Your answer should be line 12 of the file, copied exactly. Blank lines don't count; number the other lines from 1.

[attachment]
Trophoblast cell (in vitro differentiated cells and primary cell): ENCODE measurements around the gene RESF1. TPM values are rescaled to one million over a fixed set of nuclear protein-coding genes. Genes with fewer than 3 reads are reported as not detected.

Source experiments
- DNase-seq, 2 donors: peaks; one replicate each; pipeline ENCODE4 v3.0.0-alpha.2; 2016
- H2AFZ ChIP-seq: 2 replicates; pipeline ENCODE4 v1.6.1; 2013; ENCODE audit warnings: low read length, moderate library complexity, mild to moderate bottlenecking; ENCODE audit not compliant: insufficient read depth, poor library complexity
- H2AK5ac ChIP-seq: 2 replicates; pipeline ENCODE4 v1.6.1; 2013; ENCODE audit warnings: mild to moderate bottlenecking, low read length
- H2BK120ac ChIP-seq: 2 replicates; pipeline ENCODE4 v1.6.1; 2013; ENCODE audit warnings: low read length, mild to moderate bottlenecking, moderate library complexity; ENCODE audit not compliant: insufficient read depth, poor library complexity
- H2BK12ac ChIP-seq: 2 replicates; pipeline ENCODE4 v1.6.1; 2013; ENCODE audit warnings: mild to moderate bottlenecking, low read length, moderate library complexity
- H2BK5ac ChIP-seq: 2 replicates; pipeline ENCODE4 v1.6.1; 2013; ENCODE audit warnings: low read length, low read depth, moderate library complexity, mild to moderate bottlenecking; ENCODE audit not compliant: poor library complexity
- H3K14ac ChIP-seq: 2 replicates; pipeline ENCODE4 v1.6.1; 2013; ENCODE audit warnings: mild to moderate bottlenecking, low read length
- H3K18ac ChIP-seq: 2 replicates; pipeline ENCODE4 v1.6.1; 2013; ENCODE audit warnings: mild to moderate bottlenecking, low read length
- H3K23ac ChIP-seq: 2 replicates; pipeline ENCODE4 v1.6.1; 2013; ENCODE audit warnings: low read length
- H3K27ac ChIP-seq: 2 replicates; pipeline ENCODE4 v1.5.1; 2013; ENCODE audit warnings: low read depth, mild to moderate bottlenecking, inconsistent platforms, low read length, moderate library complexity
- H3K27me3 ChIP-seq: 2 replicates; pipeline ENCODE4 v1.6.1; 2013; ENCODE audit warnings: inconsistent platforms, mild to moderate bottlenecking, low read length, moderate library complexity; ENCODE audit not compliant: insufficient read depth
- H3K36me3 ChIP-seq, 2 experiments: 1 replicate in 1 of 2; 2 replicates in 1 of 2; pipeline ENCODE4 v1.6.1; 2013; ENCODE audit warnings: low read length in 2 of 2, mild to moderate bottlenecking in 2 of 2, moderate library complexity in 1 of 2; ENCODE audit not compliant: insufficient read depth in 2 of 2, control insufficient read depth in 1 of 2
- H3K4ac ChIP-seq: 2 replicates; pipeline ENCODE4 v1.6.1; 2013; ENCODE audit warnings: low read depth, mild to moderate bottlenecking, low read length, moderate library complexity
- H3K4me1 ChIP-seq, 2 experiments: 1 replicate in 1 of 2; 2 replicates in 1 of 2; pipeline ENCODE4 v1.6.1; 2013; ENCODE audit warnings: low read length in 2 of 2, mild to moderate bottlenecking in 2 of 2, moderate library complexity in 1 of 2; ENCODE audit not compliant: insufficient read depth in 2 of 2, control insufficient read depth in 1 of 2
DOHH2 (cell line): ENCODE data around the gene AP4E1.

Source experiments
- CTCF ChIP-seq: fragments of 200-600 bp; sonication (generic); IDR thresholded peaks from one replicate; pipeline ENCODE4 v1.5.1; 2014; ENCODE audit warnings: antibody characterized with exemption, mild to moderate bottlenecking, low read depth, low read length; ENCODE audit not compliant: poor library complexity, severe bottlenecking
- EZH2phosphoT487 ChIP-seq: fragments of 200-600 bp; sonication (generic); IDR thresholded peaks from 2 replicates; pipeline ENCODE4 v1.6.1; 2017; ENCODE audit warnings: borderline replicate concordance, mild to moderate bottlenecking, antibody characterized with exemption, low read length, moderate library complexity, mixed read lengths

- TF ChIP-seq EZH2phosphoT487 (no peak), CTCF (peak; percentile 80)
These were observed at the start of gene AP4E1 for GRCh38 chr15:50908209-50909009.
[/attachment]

- H3K27ac ChIP-seq: 2 replicates; pipeline ENCODE4 v1.5.1; 2013; ENCODE audit warnings: low read depth, mild to moderate bottlenecking, inconsistent platforms, low read length, moderate library complexity